MCH2087 : Media, Democracy and the Public Sphere
- Offered for Year: 2017/18
- Module Leader(s): Dr Joss Hands
- Teaching Assistant: Dr Michael Waugh
- Owning School: Arts & Cultures
- Teaching Location: Newcastle City Campus
|Semester 1 Credit Value:||20|
This module aims to extend and deepen the critical, contextual and theoretical understanding of students developed at level 4 in particular relation to the role of the media, as both technology and institution, in contributing to democracy, free speech and self expression - as well at its role in constraining and manipulating such freedoms. The module will pay particular attention to the concept of the public sphere, as developed by thinkers such as Jürgen Habermas, Hannah Arendt and Nancy Fraser, looking at both its historical evolution as rooted in ancient democracy, liberal thought of the 19th century as well as its centrality to contemporary mass and social media. This exploration will include an address to the power of political communication and ‘spin’ in shaping the agendas of the public sphere, as well as the potential for alternative or ‘counter-publics’ to resist dominant political agendas and perspectives.
The module will also explore the importance of capitalist political economy in ‘colonising’ the public sphere, for example in the power of commodification of media systems, the challenge to public service broadcasting, the role of advertising in shaping editorial content and the challenge that the Internet has produced in distinguishing between editorial, advertising and ‘spin’. It will also reflect on the potential for the internet to foster new forms of public though citizen journalism and other forms of ‘witnessing’ to produce alternatives to the main stream ‘agenda-setting’ media.
Students will be encouraged to critically reflect on their own consumption of media, in particular news and current affairs, and explore ways in which their own understanding of the world and their relationship to both formal and informal politics has been shaped, as well as relating this back to the theories studied on the module and their ongoing significance for checking the power of media by the polity. These aims will be examined in the assessments for the module, firstly in the form of a comparative news analysis, and secondly in a more theoretically and conceptually oriented longer form essay.
Outline Of Syllabus
The connections between communication, media and democracy
Free speech and the history of media
The public sphere as a normative concept and empirical category
The public sphere as cultural field
The history of the public sphere the increasing importance of mediation
The political economy of the public sphere: the colonisation thesis
Controversies in the concept of the public sphere: exclusions of gender, class and race
Arguments against liberal democracy and the normative role of the media in supporting it
Counter-publics and alternative media
The role of the Internet and digital technology in continuing democratic change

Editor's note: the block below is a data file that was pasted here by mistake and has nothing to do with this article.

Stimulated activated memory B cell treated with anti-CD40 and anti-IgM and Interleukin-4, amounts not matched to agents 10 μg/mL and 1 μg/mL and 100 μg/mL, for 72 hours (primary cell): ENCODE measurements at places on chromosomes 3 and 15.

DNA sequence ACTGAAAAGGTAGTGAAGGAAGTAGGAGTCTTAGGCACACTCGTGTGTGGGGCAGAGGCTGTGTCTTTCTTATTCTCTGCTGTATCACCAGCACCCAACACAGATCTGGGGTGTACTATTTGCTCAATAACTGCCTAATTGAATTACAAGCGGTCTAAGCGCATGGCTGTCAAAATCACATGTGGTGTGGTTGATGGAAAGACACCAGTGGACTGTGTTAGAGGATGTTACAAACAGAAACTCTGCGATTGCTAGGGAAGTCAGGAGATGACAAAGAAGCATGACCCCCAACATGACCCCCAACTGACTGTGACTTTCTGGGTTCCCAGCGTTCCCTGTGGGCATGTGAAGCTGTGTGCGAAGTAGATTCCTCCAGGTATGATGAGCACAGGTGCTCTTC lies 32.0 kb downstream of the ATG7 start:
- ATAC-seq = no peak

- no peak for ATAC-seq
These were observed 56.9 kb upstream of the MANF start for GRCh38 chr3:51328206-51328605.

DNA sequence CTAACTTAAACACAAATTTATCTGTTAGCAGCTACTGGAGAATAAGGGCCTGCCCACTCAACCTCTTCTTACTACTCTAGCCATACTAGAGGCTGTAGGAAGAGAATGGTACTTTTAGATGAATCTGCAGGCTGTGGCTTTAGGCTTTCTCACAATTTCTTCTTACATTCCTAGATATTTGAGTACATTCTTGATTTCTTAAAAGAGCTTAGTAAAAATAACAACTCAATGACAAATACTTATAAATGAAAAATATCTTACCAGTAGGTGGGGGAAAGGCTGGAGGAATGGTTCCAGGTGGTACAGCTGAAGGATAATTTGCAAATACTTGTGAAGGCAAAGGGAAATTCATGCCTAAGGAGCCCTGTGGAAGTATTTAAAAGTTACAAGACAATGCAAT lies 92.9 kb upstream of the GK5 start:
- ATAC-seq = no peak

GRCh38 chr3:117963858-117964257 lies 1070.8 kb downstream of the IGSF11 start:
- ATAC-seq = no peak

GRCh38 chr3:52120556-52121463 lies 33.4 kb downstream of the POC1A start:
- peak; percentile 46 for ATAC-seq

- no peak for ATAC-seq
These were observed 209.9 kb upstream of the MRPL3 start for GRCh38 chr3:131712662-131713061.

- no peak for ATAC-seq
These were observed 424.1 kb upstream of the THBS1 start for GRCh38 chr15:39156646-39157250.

Threats to democracy and freedom of speech
Struggles over control of the news agenda, new forms of control in a digital society
Case studies illustrating and exploring contestations in the public sphere
|Guided Independent Study||Assessment preparation and completion||1||50:00||50:00||N/A|
|Scheduled Learning And Teaching Activities||Lecture||9||2:00||18:00||N/A|
|Guided Independent Study||Directed research and reading||1||111:00||111:00||N/A|
|Scheduled Learning And Teaching Activities||Small group teaching||3||3:00||9:00||Screenings|
|Scheduled Learning And Teaching Activities||Small group teaching||12||1:00||12:00||Seminars|
Teaching Rationale And Relationship
This module allows students to bring together the study of contemporary theories of the media and public sphere with current events; the lectures will aim to provide the backbone of the theoretical material, introducing key concepts, approaches, theorists and readings – as well as connecting these to current affairs. The seminars with provide the opportunity for students to reflect on this material and develop their own positions and perspectives, the seminars will entail a mixture of group led work, tutor led discussions and an opportunity for students to bring in pertinent material to stimulate debates, for example newspaper clippings, video or internet based materials. This will contribute directly to the 1500 word case study, which will be a comparative news analysis. The three screenings will provide the opportunity to view full-length documentaries on contemporary themes, aimed to illustrate both good practice in public debates and reporting, as well as provide stimulus for seminar discussion and a connection to the theoretical framework. These documentaries will vary to reflect relevant and current themes, for example recent documentaries on Edward Snowdon, Wikileaks and ‘The Pirate Bay’ are examples of work that is pertinent as commentaries on the health of the public sphere, but also active interventions in the public sphere.
The format of resits will be determined by the Board of Examiners
|Case study||1||A||40||1500 words|
Assessment Rationale And Relationship
The assessment methods offer the opportunity for students to explore the main themes in the module’s syllabus in both a reflective and applied way. Firstly the essay is designed in order to allow students to reflect on the critical and social theories that animate debates over the public sphere in media and cultural studies, and to develop and express nuanced arguments and synthesise ideas. Secondly the case study, which will take the form of a news analysis, allows the students to focus specifically on current affairs and the power of the news to shape the presentation and perception of events in the public realm, and for them to apply their critical tools to challenging ‘common sense’ interpretations of the news.